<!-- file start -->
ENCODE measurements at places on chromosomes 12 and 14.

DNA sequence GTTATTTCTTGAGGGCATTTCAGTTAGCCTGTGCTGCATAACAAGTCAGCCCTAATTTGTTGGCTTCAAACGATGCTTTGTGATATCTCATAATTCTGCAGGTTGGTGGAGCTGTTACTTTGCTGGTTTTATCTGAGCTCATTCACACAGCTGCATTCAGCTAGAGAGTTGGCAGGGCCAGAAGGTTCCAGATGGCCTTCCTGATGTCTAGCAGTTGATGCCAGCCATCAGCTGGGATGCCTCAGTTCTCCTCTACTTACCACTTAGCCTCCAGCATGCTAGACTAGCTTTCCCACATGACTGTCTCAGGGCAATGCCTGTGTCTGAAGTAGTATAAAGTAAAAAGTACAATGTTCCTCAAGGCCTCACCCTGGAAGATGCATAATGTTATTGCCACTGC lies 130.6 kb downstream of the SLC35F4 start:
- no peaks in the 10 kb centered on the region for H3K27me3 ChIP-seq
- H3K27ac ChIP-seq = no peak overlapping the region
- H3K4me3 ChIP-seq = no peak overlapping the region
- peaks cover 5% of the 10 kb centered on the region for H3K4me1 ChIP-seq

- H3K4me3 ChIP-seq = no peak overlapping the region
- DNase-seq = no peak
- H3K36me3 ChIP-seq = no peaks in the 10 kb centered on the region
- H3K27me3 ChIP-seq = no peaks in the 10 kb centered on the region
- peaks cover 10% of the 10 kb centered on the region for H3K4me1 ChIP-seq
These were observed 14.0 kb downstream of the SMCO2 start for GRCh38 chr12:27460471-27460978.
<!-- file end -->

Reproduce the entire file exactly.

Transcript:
ENCODE measurements at places on chromosomes 12 and 14.

DNA sequence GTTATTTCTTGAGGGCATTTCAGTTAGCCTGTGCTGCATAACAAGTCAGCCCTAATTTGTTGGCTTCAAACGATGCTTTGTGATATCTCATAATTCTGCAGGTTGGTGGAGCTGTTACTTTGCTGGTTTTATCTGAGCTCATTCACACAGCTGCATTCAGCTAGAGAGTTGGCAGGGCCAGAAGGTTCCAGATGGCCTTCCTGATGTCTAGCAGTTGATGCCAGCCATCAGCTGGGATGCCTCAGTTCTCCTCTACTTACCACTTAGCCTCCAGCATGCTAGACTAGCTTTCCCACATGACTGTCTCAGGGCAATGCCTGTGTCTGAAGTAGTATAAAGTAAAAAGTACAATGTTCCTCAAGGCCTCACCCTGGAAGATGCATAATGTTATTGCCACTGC lies 130.6 kb downstream of the SLC35F4 start:
- no peaks in the 10 kb centered on the region for H3K27me3 ChIP-seq
- H3K27ac ChIP-seq = no peak overlapping the region
- H3K4me3 ChIP-seq = no peak overlapping the region
- peaks cover 5% of the 10 kb centered on the region for H3K4me1 ChIP-seq

- H3K4me3 ChIP-seq = no peak overlapping the region
- DNase-seq = no peak
- H3K36me3 ChIP-seq = no peaks in the 10 kb centered on the region
- H3K27me3 ChIP-seq = no peaks in the 10 kb centered on the region
- peaks cover 10% of the 10 kb centered on the region for H3K4me1 ChIP-seq
These were observed 14.0 kb downstream of the SMCO2 start for GRCh38 chr12:27460471-27460978.